Safety

Winter Driving Safety
PROTECT YOUR CAR FROM THE WINTER

Protect your car from the wrath of Old Man Winter
As the leaves continue to fall, cold temperatures, ice and snow are just around the corner. According to the U.S. Department of Transportation, 43 percent of all weather-related accidents occur in winter conditions. Though you can’t control the weather, there are ways to prepare your car to help minimize your accident chances.

  • Check the tires - Make sure your tires still have good tread. To check, turn a penny upside down and place it in the tire grooves, the rubber should cover Lincoln’s hairline. Make sure the tires have enough air pressure and have been rotated recently.
  • De-ice windshields – Use a windshield coating that helps prevent ice buildup and use windshield-wiper fluid that has an ice melt additive.
  • Fluids – Even in cold temperatures, your engine needs to cool. Be sure to check your coolant and antifreeze levels.
  • Improve visibility – Clear all windows and windshields of snow and ice, but don’t forget to clear your headlights and brake lights too.
  • Have a thorough tune up – Have a certified mechanic check your car, including the battery, belts, hoses, oil and brakes.
  • Be prepared for emergencies - Have an emergency kit on hand stocked with a flashlight, jumper cables, a blanket, a shovel and sand or kitty litter.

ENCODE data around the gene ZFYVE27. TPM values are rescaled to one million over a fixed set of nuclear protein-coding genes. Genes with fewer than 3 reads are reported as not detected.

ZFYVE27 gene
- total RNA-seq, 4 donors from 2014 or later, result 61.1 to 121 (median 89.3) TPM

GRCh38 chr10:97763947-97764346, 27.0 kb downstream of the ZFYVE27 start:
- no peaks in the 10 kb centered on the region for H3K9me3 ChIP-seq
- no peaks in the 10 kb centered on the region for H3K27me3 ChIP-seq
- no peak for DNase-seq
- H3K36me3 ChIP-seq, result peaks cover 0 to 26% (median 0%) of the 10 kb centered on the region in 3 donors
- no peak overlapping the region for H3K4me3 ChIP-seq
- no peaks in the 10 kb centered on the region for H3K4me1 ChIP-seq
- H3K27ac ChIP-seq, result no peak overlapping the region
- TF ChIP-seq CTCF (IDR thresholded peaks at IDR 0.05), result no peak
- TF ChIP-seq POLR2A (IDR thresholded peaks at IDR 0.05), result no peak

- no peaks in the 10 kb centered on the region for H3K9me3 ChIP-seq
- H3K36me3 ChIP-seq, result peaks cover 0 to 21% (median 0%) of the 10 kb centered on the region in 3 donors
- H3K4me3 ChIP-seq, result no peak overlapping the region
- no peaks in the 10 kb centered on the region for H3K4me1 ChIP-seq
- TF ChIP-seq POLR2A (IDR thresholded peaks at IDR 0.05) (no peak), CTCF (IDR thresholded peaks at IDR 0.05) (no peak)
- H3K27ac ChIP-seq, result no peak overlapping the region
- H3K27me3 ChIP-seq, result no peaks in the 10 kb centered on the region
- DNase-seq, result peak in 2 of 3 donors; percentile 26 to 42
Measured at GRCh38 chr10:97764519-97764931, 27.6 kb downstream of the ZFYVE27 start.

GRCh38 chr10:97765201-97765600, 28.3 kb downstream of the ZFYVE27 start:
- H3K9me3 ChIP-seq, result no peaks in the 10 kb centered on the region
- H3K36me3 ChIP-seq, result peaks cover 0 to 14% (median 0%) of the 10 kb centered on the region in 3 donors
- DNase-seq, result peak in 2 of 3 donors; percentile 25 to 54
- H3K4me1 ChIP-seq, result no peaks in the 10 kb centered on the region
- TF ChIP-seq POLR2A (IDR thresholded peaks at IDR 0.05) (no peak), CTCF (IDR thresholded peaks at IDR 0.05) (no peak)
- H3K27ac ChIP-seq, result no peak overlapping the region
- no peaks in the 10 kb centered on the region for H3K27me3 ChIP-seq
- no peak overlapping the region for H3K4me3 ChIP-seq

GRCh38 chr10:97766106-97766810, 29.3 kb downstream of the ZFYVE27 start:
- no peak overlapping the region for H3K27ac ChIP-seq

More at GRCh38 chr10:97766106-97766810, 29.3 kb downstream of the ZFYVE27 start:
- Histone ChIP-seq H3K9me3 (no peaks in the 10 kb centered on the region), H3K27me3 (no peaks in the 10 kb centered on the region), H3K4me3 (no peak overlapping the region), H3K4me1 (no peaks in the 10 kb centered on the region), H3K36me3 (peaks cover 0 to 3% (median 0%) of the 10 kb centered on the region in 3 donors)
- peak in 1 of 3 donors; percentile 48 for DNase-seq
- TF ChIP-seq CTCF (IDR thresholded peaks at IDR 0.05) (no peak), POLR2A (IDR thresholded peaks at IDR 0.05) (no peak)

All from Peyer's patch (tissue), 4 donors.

Winter driving is just as hard on your vehicle as it is on you. However, these few tips can help everyone stay safer on those winter roads.
Source: National Safety Council, U.S. Department of Transportation

Special Programs

Winter Driving Safety
PROTECT YOUR CAR FROM THE WINTER

Protect your car from the wrath of Old Man Winter
As the leaves continue to fall, cold temperatures, ice and snow are just around the corner. According to the U.S. Department of Transportation, 43 percent of all weather-related accidents occur in winter conditions. Though you can’t control the weather, there are ways to prepare your car to help minimize your accident chances.

  • Check the tires - Make sure your tires still have good tread. To check, turn a penny upside down and place it in the tire grooves, the rubber should cover Lincoln’s hairline. Make sure the tires have enough air pressure and have been rotated recently.
  • De-ice windshields – Use a windshield coating that helps prevent ice buildup and use windshield-wiper fluid that has an ice melt additive.
  • Fluids – Even in cold temperatures, your engine needs to cool. Be sure to check your coolant and antifreeze levels.
  • Improve visibility – Clear all windows and windshields of snow and ice, but don’t forget to clear your headlights and brake lights too.
  • Have a thorough tune up – Have a certified mechanic check your car, including the battery, belts, hoses, oil and brakes.
  • Be prepared for emergencies - Have an emergency kit on hand stocked with a flashlight, jumper cables, a blanket, a shovel and sand or kitty litter.

Winter driving is just as hard on your vehicle as it is on you. However, these few tips can help everyone stay safer on those winter roads.
Source: National Safety Council, U.S. Department of Transportation